The two friends met as usual in the Farmers’ Arms pub. After the usual greetings, Mel launched into her account of her first experience of driving. Stacy asked who her instructor was, and curled her lips when she was told. Mel asked why Stacy was pulling a face,  

‘What did you think about him, Mel?’ Stacy asked, ‘How did he come across to you as a person?’ 

‘He seemed okay to me. Why?’ 

‘Perhaps nothing,’ Stacy said, ‘It’s just that he has a bit of a reputation – too touchy-feely from what I’ve heard. But you say that he was okay with you?’ 

Mell assured her that she’d noticed nothing amiss. 

Stacy then asked how Mel was coping without Craig. Mel told her about the conversation with Craig’s mum, and how it had evoked lots of self-recriminations about how she’d failed to notice or accept his behaviour for what it was. 

Stacy assured her that she had nothing to blame herself for. 

‘It happens so often,’ she said, ‘and most women victims – it’s usually women victims – fail to see the warning signs. It’s almost as if blokes attend classes in how to manipulate women. There are still some good men out there – but most of them don’t call out other men, even when it’s happening in front of them.’ 

Mel agreed. 

‘I know that it’s a kind of ‘herd’ thing – group dynamics,’ Stacy said, ‘the weakest are afraid to be seen as wimps, so they cheer-on the ones who are doing things like calling women names as they pass. The ones who should know better don’t like being the odd one out – so they say nothing.’ 

‘But they’re as bad then, aren’t they?’ Mel asked. 

‘That kind of social conditioning doesn’t get educated out of the system overnight, Mel love,’ Stacy said, ‘We just have to keep making a fuss, keep it in the headlines. It’s just like systemic racism – and just as evil.’ 

‘Change of subject,’ Stacy said, ‘What do you think of those two over there – the bloke with the polo shirt? He’s got a nice arse, hasn’t he? I don’t fancy yours much though.’ 

They laughed conspiratorially. 

Featured Photo

A change of scene today. While we’re still in bluebells season, I thought that I’d include a few shots that I took in my local park on 28 April. Today’s photo shows some more bluebells.

I used my Pentax KP 24 MM cropped sensor camera with a Pentax 28-105 mm f/3.5 to 5.6 lens. The EXIF data were shutter speed was 1/15 seconds at f/7.1 and 68 mm. The shot was handheld. I post-processed the shot in Lightroom.

Regarding Melissa #35


…..Previously

‘So what has our star salesperson sold you?’ Tony asked.

Brian explained why he’d needed a replacement lens and what Mel had recommended. Tony said that agreed completely with Mel’s suggestion and the two men wandered off talking about equipment.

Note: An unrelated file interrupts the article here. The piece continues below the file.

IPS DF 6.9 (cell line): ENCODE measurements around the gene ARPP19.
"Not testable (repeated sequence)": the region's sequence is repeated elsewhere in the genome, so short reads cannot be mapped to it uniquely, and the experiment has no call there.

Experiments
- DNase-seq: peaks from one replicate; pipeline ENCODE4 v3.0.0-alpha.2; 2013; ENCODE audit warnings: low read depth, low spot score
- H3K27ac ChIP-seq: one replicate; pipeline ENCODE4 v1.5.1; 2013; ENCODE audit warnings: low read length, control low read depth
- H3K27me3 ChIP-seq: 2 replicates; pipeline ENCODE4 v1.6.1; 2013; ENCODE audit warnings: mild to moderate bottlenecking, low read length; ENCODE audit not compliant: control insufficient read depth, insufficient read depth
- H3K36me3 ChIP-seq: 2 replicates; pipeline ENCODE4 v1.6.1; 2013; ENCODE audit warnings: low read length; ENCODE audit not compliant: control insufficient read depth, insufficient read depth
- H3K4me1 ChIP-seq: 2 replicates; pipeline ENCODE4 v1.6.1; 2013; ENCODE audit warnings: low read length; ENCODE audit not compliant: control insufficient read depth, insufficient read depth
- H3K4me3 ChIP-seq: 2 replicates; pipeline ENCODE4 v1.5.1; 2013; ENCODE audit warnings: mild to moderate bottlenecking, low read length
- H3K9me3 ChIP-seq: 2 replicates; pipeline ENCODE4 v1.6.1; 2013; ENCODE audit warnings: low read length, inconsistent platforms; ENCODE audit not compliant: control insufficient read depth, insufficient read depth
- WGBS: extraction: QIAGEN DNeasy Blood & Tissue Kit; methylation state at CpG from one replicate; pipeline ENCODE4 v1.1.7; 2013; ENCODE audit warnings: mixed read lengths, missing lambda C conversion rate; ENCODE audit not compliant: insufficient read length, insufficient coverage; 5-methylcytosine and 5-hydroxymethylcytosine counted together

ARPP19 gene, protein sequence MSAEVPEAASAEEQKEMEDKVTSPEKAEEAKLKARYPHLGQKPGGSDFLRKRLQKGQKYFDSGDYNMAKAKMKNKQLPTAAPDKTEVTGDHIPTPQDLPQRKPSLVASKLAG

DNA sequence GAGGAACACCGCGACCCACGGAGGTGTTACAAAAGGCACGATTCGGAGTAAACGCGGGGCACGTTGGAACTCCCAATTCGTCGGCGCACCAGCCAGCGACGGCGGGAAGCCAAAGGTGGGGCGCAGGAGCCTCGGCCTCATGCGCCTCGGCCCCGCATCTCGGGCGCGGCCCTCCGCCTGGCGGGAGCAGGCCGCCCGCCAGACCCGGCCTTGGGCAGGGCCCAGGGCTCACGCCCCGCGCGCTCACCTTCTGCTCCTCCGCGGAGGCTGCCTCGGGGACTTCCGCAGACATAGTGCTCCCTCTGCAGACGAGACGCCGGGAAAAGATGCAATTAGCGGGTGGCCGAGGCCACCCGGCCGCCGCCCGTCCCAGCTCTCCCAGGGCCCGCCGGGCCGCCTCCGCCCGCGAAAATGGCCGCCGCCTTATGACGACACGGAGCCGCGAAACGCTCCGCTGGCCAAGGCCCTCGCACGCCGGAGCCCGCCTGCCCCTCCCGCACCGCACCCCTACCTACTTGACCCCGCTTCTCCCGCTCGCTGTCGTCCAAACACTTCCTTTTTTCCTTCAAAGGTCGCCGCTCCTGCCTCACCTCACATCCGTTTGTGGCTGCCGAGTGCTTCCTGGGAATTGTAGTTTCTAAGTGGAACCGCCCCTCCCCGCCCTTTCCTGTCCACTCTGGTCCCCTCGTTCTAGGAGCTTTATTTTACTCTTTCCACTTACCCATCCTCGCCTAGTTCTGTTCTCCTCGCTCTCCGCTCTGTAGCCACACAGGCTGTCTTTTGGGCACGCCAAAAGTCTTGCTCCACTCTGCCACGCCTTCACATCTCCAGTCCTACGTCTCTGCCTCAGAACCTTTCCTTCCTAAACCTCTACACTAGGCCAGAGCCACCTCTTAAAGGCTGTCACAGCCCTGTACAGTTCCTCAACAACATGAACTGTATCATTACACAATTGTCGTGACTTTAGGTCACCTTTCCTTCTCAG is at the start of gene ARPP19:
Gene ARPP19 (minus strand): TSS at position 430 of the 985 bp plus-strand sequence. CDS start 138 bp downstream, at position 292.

Jamie looked on, bemused.

‘Your dad’s great,’ he said.

‘That’s probably why I’m so wonderful, ‘ she said, laughing.

Continued…..

Late May – Memories 

It was on Thursday afternoon that week when memories of Craig were forced back to the surface. On Thursdays, Mel had a half day off each week. She’d promised to do a supermarket shop for her mum, and was pushing her trolley past the Deli counter when she realised that someone was speaking to her. 

She turned and saw that it was Frances Whittaker, Craig’s mum, similarly pushing a part-loaded trolley.  

‘Now, Mel,’ she said, ‘It’s been quite a while hasn’t it?’ 

Mel agreed, unsure of how or what to respond. 

‘Craig told us that you wouldn’t be seeing each other but he didn’t say why.’ 

Mel guessed that this was a fishing expedition. 

‘No,’ she said, ‘Things were just not working out between us.’ 

‘Anyway,’ Frances said, ‘Now that he spends so much of his time abroad, it’s probably as well.’ 

Mel said nothing – not wanting to indicate any interest. 

‘You did know that he passed that course for teaching English to foreign students, didn’t you?’ 

‘He did say that he’d be doing a postgraduate degree in teaching – to get a job teaching languages,’ she said, ‘but I don’t think that a TEFL course counts as the same thing. Perhaps I’m wrong.’ 

‘Oh!’ Frances said, ‘he never said anything about a postgraduate degree to us. I wonder why?’ 

Mel could guess. He’d clearly been lying through his teeth to impress her parents. 

‘Well, whatever,’ Frances said, ‘He’s living in Spain at the moment. Do you ever hear from him?’ 

‘Never,’ she said, ‘but, then again, I don’t expect to. We didn’t part on the best of terms.’ 

‘I believe that you got a job as a shop assistant,’ Frances half asked, half stated. 

‘That’s right,’ Mel agreed. 

‘Such a shame that people with degrees can’t get proper jobs, isn’t it?’